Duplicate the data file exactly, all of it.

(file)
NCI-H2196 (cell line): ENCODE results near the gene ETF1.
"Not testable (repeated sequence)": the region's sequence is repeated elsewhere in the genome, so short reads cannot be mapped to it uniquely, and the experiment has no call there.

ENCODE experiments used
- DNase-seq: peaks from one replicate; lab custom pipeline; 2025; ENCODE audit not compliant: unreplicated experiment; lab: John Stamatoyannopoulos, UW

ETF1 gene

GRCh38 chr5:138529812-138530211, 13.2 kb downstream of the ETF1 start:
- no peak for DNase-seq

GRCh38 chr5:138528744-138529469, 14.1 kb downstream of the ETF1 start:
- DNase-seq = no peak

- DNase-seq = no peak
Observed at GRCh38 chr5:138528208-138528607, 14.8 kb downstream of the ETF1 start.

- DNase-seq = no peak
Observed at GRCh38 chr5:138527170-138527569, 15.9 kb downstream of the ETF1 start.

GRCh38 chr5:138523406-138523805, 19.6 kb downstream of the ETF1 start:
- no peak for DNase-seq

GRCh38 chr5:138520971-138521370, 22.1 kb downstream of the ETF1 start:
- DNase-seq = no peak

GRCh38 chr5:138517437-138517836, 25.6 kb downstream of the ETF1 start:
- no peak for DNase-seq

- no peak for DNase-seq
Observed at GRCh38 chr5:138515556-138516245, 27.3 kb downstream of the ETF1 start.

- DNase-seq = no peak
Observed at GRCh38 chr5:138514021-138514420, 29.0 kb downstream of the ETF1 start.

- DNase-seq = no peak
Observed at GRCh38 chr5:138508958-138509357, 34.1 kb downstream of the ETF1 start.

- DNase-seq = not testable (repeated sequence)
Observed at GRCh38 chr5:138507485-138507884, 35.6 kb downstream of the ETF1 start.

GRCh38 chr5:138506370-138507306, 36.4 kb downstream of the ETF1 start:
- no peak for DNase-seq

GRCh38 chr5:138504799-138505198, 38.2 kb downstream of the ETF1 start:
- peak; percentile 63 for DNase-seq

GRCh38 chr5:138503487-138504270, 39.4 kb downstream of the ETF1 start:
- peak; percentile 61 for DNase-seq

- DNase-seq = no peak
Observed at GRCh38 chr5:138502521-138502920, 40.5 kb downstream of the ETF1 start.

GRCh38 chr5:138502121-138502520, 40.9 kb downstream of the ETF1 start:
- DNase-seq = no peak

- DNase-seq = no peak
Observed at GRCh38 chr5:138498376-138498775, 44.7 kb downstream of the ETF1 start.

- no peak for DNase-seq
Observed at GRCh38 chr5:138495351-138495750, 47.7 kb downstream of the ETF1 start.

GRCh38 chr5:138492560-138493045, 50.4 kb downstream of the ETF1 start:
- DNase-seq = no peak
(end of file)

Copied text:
NCI-H2196 (cell line): ENCODE results near the gene ETF1.
"Not testable (repeated sequence)": the region's sequence is repeated elsewhere in the genome, so short reads cannot be mapped to it uniquely, and the experiment has no call there.

ENCODE experiments used
- DNase-seq: peaks from one replicate; lab custom pipeline; 2025; ENCODE audit not compliant: unreplicated experiment; lab: John Stamatoyannopoulos, UW

ETF1 gene

GRCh38 chr5:138529812-138530211, 13.2 kb downstream of the ETF1 start:
- no peak for DNase-seq

GRCh38 chr5:138528744-138529469, 14.1 kb downstream of the ETF1 start:
- DNase-seq = no peak

- DNase-seq = no peak
Observed at GRCh38 chr5:138528208-138528607, 14.8 kb downstream of the ETF1 start.

- DNase-seq = no peak
Observed at GRCh38 chr5:138527170-138527569, 15.9 kb downstream of the ETF1 start.

GRCh38 chr5:138523406-138523805, 19.6 kb downstream of the ETF1 start:
- no peak for DNase-seq

GRCh38 chr5:138520971-138521370, 22.1 kb downstream of the ETF1 start:
- DNase-seq = no peak

GRCh38 chr5:138517437-138517836, 25.6 kb downstream of the ETF1 start:
- no peak for DNase-seq

- no peak for DNase-seq
Observed at GRCh38 chr5:138515556-138516245, 27.3 kb downstream of the ETF1 start.

- DNase-seq = no peak
Observed at GRCh38 chr5:138514021-138514420, 29.0 kb downstream of the ETF1 start.

- DNase-seq = no peak
Observed at GRCh38 chr5:138508958-138509357, 34.1 kb downstream of the ETF1 start.

- DNase-seq = not testable (repeated sequence)
Observed at GRCh38 chr5:138507485-138507884, 35.6 kb downstream of the ETF1 start.

GRCh38 chr5:138506370-138507306, 36.4 kb downstream of the ETF1 start:
- no peak for DNase-seq

GRCh38 chr5:138504799-138505198, 38.2 kb downstream of the ETF1 start:
- peak; percentile 63 for DNase-seq

GRCh38 chr5:138503487-138504270, 39.4 kb downstream of the ETF1 start:
- peak; percentile 61 for DNase-seq

- DNase-seq = no peak
Observed at GRCh38 chr5:138502521-138502920, 40.5 kb downstream of the ETF1 start.

GRCh38 chr5:138502121-138502520, 40.9 kb downstream of the ETF1 start:
- DNase-seq = no peak

- DNase-seq = no peak
Observed at GRCh38 chr5:138498376-138498775, 44.7 kb downstream of the ETF1 start.

- no peak for DNase-seq
Observed at GRCh38 chr5:138495351-138495750, 47.7 kb downstream of the ETF1 start.

GRCh38 chr5:138492560-138493045, 50.4 kb downstream of the ETF1 start:
- DNase-seq = no peak